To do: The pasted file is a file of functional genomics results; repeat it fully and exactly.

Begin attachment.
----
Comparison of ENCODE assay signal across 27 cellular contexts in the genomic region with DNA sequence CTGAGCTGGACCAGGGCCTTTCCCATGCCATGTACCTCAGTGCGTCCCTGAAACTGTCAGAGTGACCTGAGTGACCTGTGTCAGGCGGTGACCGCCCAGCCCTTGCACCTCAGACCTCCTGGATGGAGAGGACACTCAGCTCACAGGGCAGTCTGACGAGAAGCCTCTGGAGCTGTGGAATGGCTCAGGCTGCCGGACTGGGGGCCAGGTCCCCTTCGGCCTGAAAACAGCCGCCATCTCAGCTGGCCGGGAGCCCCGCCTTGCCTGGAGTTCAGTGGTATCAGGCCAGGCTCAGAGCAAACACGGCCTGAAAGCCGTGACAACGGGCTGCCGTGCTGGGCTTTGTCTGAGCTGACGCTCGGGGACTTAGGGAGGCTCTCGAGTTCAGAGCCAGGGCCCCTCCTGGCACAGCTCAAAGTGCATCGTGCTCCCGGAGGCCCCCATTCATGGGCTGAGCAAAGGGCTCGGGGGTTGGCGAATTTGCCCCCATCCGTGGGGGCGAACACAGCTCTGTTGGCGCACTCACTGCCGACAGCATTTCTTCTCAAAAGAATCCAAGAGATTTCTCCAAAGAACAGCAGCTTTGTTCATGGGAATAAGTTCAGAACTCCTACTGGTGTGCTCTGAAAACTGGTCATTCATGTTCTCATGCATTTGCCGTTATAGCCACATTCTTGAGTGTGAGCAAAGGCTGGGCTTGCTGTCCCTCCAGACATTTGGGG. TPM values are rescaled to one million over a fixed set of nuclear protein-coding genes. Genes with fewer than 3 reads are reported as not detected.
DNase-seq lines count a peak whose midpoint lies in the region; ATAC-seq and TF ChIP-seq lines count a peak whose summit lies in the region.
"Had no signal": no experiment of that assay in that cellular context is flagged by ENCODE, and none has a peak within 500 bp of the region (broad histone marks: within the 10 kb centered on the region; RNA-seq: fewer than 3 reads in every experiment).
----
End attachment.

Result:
Comparison of ENCODE assay signal across 27 cellular contexts in the genomic region with DNA sequence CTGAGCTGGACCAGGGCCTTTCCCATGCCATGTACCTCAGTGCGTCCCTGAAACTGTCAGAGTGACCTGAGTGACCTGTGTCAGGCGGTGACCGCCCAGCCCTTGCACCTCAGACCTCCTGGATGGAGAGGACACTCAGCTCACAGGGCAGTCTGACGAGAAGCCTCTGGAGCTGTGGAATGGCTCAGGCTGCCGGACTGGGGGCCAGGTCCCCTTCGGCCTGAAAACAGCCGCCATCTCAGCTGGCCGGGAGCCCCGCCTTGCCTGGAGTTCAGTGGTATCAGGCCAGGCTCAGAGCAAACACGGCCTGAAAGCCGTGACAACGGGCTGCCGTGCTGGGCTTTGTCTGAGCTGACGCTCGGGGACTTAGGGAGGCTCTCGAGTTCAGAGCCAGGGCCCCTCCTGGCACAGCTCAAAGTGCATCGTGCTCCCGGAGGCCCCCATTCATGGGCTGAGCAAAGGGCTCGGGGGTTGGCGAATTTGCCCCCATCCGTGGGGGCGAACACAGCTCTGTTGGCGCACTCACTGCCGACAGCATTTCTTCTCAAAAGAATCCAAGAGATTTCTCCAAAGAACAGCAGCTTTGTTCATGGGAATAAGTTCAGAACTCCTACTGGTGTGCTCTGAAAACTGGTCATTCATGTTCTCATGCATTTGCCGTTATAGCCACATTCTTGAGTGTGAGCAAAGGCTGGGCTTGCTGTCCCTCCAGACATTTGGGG. TPM values are rescaled to one million over a fixed set of nuclear protein-coding genes. Genes with fewer than 3 reads are reported as not detected.
DNase-seq lines count a peak whose midpoint lies in the region; ATAC-seq and TF ChIP-seq lines count a peak whose summit lies in the region.
"Had no signal": no experiment of that assay in that cellular context is flagged by ENCODE, and none has a peak within 500 bp of the region (broad histone marks: within the 10 kb centered on the region; RNA-seq: fewer than 3 reads in every experiment).